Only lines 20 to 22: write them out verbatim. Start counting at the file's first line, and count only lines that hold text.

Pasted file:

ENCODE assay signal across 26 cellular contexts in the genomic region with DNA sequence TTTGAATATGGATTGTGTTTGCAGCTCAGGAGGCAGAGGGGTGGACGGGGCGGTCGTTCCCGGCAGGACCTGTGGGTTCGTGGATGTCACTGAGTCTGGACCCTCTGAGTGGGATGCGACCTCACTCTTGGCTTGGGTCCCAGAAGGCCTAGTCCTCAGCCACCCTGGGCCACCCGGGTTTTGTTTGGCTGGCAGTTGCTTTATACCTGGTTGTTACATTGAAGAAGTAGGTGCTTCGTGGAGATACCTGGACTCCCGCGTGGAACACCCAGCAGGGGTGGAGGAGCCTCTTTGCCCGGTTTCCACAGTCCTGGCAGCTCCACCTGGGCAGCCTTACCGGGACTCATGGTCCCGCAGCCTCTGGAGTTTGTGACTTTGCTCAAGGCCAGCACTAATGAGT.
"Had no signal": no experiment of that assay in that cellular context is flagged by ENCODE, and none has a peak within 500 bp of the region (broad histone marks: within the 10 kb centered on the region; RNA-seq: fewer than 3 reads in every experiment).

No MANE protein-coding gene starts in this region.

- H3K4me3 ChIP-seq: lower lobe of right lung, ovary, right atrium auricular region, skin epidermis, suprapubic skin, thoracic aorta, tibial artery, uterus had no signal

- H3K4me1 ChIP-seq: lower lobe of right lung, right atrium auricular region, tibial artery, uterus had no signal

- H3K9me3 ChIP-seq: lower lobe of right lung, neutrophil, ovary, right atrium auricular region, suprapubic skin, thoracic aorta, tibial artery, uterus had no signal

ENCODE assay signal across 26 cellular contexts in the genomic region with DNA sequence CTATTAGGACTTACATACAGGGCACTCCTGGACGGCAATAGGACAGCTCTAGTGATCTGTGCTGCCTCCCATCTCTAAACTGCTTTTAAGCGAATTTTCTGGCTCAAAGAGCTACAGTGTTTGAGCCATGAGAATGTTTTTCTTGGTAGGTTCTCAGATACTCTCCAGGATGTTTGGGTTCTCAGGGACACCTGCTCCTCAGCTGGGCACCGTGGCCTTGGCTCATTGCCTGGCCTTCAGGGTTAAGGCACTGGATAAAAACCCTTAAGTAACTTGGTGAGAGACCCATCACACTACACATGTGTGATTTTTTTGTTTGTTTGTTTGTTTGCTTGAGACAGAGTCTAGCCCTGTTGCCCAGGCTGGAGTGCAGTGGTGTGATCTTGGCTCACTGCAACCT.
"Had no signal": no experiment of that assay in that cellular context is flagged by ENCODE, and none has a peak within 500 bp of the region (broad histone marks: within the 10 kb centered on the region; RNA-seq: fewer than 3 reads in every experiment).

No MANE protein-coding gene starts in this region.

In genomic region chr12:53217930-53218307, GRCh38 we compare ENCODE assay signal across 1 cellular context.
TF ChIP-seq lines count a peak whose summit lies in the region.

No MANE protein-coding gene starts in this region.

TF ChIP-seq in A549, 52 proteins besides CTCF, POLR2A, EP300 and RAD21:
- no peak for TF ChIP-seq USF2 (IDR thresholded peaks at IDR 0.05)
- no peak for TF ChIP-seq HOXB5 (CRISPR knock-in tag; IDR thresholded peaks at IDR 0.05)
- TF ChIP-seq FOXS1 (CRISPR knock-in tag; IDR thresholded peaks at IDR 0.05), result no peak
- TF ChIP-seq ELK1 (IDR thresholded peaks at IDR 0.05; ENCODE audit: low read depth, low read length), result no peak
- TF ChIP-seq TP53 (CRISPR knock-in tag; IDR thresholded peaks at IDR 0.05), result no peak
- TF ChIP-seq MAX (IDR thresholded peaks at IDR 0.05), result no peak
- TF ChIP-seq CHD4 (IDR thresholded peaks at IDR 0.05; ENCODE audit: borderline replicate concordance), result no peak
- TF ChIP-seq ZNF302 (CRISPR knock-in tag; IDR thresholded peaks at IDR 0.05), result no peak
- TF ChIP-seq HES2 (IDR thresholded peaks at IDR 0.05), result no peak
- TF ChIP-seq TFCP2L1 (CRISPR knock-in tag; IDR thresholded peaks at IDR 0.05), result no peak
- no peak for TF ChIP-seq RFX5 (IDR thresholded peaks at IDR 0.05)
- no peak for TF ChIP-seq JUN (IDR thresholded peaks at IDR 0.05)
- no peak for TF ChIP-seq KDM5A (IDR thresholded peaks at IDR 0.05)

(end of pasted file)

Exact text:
- TF ChIP-seq CHD4 (IDR thresholded peaks at IDR 0.05; ENCODE audit: borderline replicate concordance), result no peak
- TF ChIP-seq ZNF302 (CRISPR knock-in tag; IDR thresholded peaks at IDR 0.05), result no peak
- TF ChIP-seq HES2 (IDR thresholded peaks at IDR 0.05), result no peak